What is CSF shunting?

What is CSF shunting?

Placement of cerebral spinal fluid (CSF) shunt systems to treat hydrocephalus is a common medical procedure and a life-saving treatment for many patients. These shunt systems drain excess fluid from the brain to another part of the body where the fluid is absorbed as part of the circulatory process.

What does it mean when your body is shunting?

In medicine, a passage that is made to allow blood or other fluid to move from one part of the body to another. For example, a surgeon may implant a tube to drain cerebrospinal fluid from the brain to the abdomen.

What is MP VP shunt?

A ventriculoperitoneal (VP) shunt is a medical device that relieves pressure on the brain caused by fluid accumulation. VP shunting is a surgical procedure that primarily treats a condition called hydrocephalus. This condition occurs when excess cerebrospinal fluid (CSF) collects in the brain’s ventricles.

Are brain shunts permanent?

Depending on the circumstances, a VP shunt can be temporary or permanent.

Why would you need a shunt in your head?

Why Are VP Shunts Placed? VP shunts are placed to treat hydrocephalus. Hydrocephalus (hi-droh-SEF-eh-less) happens when CSF does not drain out of the hollow spaces inside the brain (called ventricles) as it should. VP shunts drain the extra fluid and help prevent pressure from getting too high in the brain.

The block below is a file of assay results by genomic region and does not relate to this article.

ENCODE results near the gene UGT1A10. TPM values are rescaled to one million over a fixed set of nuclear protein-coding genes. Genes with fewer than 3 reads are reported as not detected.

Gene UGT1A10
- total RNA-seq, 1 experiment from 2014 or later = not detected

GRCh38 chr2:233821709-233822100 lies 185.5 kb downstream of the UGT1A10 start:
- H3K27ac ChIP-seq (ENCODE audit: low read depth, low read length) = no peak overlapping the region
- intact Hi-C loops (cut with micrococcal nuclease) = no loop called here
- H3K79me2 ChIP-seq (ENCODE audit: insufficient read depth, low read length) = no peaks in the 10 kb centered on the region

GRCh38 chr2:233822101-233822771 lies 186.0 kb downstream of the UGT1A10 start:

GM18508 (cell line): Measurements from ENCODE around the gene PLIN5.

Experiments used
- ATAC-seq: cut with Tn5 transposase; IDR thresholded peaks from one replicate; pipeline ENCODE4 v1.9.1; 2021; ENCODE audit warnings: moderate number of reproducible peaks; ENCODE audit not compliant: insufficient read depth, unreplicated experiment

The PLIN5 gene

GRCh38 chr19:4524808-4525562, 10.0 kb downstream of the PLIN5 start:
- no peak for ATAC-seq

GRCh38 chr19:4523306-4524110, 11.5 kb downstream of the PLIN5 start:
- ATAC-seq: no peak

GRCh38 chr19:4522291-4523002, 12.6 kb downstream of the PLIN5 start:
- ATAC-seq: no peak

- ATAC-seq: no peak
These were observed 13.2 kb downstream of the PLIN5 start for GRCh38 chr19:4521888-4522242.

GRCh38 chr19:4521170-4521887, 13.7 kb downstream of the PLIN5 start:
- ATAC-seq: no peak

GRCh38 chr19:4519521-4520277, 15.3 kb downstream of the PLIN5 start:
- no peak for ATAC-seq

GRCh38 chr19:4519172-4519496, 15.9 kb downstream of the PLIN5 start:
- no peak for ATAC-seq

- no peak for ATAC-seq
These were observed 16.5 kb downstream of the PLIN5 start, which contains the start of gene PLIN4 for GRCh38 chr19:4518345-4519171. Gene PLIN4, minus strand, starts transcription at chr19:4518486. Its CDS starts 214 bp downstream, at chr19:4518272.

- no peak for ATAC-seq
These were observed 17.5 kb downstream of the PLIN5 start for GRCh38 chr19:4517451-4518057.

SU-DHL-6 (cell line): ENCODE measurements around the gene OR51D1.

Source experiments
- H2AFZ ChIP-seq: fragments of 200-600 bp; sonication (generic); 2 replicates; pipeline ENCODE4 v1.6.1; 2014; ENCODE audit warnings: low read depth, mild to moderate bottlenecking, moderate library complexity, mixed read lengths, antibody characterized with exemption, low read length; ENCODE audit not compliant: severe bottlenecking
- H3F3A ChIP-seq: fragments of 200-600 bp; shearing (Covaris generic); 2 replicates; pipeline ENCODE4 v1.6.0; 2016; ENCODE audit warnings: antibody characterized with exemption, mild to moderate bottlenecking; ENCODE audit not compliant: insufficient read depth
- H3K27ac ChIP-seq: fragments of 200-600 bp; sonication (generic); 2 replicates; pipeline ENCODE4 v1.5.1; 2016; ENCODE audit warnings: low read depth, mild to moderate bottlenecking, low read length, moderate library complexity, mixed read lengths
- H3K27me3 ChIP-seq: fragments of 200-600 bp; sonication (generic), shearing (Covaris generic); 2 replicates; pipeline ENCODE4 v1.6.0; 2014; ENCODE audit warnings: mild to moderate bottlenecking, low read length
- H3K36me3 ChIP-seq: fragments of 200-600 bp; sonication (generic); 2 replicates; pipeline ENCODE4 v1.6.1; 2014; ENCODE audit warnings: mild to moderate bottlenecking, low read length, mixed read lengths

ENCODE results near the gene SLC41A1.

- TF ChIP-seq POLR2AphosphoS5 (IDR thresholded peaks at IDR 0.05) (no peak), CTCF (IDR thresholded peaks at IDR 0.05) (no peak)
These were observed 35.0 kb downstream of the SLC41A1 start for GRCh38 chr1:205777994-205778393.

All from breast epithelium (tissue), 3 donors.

What causes blood shunting?

In shunting, venous blood enters the bloodstream without passing through functioning lung tissue. Shunting of blood may result from abnormal vascular (blood vessel) communications or from blood flowing through unventilated portions of the lung (e.g., alveoli filled with fluid or inflammatory material).

Is VP shunt permanent?

There can be bleeding, or an infection can develop. VP shunts do not work forever. When the shunt stops working: The child can have another buildup of fluid in the brain.